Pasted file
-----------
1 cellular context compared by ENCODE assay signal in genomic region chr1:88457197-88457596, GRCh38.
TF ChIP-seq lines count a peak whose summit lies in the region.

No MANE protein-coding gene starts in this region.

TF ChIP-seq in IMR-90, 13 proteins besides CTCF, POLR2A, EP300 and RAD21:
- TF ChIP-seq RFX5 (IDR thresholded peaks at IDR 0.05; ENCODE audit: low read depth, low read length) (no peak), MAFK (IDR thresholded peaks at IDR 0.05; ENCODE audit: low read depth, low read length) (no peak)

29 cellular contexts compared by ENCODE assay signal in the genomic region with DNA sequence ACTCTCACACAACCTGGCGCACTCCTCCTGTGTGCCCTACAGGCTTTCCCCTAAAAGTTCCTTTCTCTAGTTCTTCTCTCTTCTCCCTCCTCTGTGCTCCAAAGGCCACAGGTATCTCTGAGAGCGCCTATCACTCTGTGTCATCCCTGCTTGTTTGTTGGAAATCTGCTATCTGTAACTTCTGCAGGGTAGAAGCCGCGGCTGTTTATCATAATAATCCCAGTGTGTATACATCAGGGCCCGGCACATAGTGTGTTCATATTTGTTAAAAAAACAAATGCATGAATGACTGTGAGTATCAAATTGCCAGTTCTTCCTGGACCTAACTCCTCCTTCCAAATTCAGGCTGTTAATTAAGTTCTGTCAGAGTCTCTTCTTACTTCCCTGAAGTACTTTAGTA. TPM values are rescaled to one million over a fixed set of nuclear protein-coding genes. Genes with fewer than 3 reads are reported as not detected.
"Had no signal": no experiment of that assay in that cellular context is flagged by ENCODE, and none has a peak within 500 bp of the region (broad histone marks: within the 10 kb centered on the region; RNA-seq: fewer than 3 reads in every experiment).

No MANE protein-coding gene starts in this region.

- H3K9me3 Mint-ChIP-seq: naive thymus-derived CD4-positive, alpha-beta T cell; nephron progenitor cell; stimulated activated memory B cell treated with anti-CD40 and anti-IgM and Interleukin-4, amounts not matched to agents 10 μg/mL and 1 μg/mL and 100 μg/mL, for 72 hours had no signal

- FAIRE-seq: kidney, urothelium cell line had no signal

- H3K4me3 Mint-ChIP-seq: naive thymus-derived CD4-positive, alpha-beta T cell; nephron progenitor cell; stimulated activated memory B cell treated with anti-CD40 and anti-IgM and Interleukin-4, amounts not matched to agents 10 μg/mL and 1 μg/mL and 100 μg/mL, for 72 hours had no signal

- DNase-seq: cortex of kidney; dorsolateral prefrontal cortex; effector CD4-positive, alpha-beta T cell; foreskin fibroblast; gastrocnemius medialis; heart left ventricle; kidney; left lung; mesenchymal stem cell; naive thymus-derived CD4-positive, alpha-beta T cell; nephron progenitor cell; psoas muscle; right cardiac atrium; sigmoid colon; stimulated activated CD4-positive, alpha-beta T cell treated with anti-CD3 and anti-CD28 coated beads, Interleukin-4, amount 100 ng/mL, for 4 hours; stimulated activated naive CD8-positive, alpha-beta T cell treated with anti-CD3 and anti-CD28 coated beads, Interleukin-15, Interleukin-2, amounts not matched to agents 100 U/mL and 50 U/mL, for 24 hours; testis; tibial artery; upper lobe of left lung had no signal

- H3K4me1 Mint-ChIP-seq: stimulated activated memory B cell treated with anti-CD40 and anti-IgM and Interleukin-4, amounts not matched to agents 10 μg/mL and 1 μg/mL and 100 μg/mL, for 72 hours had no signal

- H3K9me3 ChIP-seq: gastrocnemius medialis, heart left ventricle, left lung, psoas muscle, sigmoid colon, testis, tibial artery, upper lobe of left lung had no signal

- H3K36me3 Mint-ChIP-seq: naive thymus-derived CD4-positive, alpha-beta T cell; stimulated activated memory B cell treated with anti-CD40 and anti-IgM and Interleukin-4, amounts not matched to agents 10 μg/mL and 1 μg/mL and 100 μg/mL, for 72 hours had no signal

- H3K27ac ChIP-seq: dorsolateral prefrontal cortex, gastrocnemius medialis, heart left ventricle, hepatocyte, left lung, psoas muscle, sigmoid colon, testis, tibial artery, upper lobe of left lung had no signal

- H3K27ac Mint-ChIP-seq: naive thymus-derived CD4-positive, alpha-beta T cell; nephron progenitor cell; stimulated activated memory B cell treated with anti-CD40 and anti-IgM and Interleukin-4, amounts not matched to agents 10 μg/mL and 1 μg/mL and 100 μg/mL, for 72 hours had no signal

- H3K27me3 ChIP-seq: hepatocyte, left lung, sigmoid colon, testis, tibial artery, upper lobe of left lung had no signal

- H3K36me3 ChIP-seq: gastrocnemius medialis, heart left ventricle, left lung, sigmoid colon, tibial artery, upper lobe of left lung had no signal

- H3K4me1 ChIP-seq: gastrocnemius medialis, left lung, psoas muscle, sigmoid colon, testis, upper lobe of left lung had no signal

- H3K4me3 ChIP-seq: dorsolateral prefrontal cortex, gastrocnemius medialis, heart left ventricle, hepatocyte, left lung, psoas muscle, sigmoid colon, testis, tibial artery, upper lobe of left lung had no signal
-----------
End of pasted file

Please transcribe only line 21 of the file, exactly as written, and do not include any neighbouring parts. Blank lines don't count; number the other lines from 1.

- H3K4me3 ChIP-seq: dorsolateral prefrontal cortex, gastrocnemius medialis, heart left ventricle, hepatocyte, left lung, psoas muscle, sigmoid colon, testis, tibial artery, upper lobe of left lung had no signal